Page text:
10 ways to be a better smartphone photographer

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For all the DSLR purists out there, look away now, because these tips might just see you using your smartphone a little more often.

I’m a massive fan of using a DSLR for photography, but it’s hardly the most practical piece of equipment in the world for a blogger on the go, is it?

So why not perfect your smartphone photography instead and see if anybody can even spot the difference?

1. Consider upgrading to a new model

Before we get started, is your smartphone fit for purpose?

The most recent generation of smartphones have become much better than their predecessors. Your smartphone is probably the centre of your blogging universe, so why not get an upgrade?

The Google Pixel 2 is phenomenal at taking photos, with the iPhone X and Samsung Galaxy S8 plus being very close behind.

Trust me, you’ll notice the difference.

2. Make sure you have gridlines turned on

Gridlines are a brilliant guide in making sure that your photo is well balanced.

It’ll make it easier to get that bowl right in the centre of your shot, or to make sure you don’t have too much empty space on one side of your snap.

3. Try to take photos in a bright place

In the absence of artificial studio lighting, taking your photo next to a natural light source will suffice.

Smartphones aren’t nearly as good as a DSLR camera in low light (unless you do a lot of editing in post) so make it easy for yourself from the start.

4. Don’t use the zoom

Most compact cameras will have optical zoom and digital zoom. Optical zoom can zoom in without any loss of quality or pixelation to a point, but digital zoom gets worse and worse the closer you zoom in.

Due to their compact size, smartphones only have digital zoom which of course, gets poorer in quality as you zoom.

It’s best to never use this and to instead get as close to the action as you can.

5. Don’t use the flash

The flash on a smartphone is way too small to provide even light dispersion, so using it often results in tons of shadows in dark conditions.

Again, it’s best to just take your photos during the day if you can. Or, edit your dim, no-flash photos to be brighter later.

6. Portrait or landscape?

What will you be using this photo for? If it’s for your blog, landscape is probably best unless you’re ok with readers scrolling through long, enormous, portrait photos.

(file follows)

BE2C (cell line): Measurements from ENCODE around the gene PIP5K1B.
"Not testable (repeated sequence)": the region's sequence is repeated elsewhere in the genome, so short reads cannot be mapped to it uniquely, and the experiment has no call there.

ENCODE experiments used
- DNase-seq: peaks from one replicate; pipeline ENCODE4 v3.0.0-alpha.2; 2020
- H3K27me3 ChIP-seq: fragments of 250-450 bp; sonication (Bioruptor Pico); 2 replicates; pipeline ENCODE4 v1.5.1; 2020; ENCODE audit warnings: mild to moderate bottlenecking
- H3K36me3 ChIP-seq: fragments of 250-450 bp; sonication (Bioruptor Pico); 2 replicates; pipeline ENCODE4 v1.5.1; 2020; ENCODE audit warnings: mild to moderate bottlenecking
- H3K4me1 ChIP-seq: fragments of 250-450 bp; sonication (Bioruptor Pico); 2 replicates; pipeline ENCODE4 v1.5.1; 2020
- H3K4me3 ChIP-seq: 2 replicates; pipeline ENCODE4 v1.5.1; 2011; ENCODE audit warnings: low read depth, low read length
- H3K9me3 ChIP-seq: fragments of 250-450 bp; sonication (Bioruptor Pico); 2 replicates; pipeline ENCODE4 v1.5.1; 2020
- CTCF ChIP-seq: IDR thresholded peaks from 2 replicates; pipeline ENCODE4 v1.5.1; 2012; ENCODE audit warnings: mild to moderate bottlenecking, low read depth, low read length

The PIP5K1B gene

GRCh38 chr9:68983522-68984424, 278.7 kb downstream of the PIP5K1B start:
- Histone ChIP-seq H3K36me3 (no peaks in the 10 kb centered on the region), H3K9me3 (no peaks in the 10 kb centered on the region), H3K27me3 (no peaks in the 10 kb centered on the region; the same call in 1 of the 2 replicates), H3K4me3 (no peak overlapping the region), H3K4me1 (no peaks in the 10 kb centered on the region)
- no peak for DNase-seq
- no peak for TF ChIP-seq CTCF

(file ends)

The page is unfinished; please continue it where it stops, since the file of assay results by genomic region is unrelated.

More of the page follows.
If it’s for Instagram, portrait is probably best so that you have the option for a photo that users spend more time scrolling past. Meaning they’re more likely to notice your photo.

7. Keep your lens clean

Unlike with a conventional camera, we often have our fingers all over our smartphone camera lens without realising it.

Make sure there’s no visible smudges, or you’ll get a hazy result.

8. Always, always, always edit your photos

Unlike using a DSLR where you can alter settings to produce the perfect exposure in most cases, a smartphone is totally automated.

This means that, most likely, a lot of your photos will be ever so slightly dull, or the artificial lighting in the room might make the photo slightly yellow.

If you know what you’re doing, you can turn a photo that looks like it was taken at night, to one that looks like it was taken during broad daylight.

9. But how? Well, try these apps…

Adobe Lightroom is great and so is Snapseed. You can manipulate nearly every aspect of your photo and fix everything from low light, to unwanted yellow hues and even edit out imperfections.

10. Try portrait mode

Portrait mode is a new addition to the last two generations of smartphones.

It’s not especially great for flat-lays, but it’s perfect where you have a subject (be it a person or an object) and a background that’s a few feet away.

You’ll get this lovely, organic blurred background that’ll really make your object in the foreground pop.


Have you got any tips for using a smartphone for photography?! Let us know in the comments below!

Becky is the Foodies100 Editor, freelance writer and food blogger. You can find her in the kitchen developing recipes for her own blog and for lots of different brands. She also travels around the UK and abroad in search of the best gluten free foodie offerings.

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